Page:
A combination of concrete and structural steel is being used to achieve the library’s distinct geometry. The building will be founded on conventional cast-in-place concrete walls and spread footings that bear on bedrock. The floors, the stair and elevator cores, and the main roof will also be framed in concrete, while the cantilevered roofs, mechanical room, and cantilevered Halifax Living Room, located in the building’s top level, will be framed in structural steel. “Concrete was selected as the structural material of choice for the majority of the building framework for its resistance to fire, sound-dampening quality, and ability to achieve proportionately long spans with relatively thin floor structure depth,” said David Bulger, P.Eng., a senior structural engineer for SNC-Lavalin, in written responses to Civil Engineering online. “Structural steel was selected as the material of choice in areas that called for heavier loading and long cantilevers.”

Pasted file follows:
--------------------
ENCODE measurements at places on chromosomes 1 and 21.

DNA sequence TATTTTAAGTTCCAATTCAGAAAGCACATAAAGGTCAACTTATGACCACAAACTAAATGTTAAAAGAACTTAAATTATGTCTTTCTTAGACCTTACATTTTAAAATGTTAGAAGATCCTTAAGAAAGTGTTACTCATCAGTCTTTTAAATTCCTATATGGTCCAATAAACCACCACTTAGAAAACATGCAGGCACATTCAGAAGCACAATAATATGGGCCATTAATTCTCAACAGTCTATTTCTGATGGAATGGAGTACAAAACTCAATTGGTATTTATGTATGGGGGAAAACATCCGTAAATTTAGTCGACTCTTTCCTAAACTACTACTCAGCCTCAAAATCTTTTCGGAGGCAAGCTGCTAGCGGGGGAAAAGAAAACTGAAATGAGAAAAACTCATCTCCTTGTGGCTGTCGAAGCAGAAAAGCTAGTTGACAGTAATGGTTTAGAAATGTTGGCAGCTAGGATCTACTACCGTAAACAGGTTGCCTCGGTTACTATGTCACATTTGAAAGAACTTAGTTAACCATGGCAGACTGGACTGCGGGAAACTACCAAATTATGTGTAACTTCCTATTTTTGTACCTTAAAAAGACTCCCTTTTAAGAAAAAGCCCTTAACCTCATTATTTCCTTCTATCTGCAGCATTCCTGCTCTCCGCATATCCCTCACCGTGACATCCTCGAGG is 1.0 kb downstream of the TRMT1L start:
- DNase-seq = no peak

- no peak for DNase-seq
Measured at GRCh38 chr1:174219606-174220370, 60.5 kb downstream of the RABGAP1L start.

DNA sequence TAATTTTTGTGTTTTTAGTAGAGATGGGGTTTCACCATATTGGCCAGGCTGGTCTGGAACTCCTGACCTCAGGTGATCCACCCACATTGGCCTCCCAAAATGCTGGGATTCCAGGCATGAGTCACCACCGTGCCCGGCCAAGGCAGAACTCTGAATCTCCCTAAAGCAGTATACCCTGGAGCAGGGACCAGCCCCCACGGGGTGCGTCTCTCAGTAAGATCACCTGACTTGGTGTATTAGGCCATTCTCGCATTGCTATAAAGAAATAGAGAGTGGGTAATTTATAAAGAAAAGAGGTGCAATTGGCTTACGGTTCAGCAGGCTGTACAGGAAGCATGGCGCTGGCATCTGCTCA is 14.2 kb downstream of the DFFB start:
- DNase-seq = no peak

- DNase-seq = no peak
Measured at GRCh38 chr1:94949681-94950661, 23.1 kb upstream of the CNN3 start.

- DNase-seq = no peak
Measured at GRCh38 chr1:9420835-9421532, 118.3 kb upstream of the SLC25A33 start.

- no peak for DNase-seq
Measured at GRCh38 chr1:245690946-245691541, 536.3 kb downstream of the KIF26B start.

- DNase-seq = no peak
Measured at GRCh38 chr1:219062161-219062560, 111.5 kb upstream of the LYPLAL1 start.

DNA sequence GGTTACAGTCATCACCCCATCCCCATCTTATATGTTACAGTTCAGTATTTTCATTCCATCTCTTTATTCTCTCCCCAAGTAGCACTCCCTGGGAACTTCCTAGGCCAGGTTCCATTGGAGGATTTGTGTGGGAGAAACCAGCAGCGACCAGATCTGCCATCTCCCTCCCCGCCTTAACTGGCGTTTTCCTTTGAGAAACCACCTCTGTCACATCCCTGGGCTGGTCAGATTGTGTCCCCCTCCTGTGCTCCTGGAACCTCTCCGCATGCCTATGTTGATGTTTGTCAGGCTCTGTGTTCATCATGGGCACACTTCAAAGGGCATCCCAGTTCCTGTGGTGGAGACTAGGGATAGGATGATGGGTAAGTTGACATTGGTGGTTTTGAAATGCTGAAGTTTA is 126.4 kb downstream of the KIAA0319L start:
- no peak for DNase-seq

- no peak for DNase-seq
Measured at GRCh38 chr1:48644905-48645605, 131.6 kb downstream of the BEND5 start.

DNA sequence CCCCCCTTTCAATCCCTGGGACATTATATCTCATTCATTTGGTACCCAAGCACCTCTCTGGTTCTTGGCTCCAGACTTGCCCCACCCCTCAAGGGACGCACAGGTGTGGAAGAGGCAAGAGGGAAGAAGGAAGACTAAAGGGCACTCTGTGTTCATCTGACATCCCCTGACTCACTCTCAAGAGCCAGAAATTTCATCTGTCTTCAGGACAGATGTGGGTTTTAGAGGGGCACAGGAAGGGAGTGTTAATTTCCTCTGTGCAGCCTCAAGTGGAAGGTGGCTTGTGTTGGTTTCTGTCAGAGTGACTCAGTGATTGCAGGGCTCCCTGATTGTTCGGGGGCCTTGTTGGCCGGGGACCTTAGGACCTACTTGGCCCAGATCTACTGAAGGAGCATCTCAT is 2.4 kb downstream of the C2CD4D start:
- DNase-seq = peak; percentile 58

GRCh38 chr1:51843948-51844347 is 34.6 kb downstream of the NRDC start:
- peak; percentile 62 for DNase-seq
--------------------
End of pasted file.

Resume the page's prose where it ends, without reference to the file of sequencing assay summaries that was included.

The library will have approximately 14 floor and roof cantilevers, ranging from 1 to 8.7 m long. Most of the cantilevers will be achieved by allowing the concrete floor and roof slabs to extend past their support lines, with moment-frame connections at certain locations. However, the largest cantilever, which will extend the Halifax Living Room 8.7 m beyond the lower levels, is being achieved using two custom-designed structural steel Vierendeel trusses to meet flexural and stability requirements without being too architecturally intrusive, Bulger said. “The two most unique features of the building from a structural perspective are considered to be the offset floor plates and the Vierendeel-truss-framed cantilevered space that projects out beyond the building footprint,” he noted. “These elements required a reasonable amount of analysis and detailing and are not building features that are commonly seen.”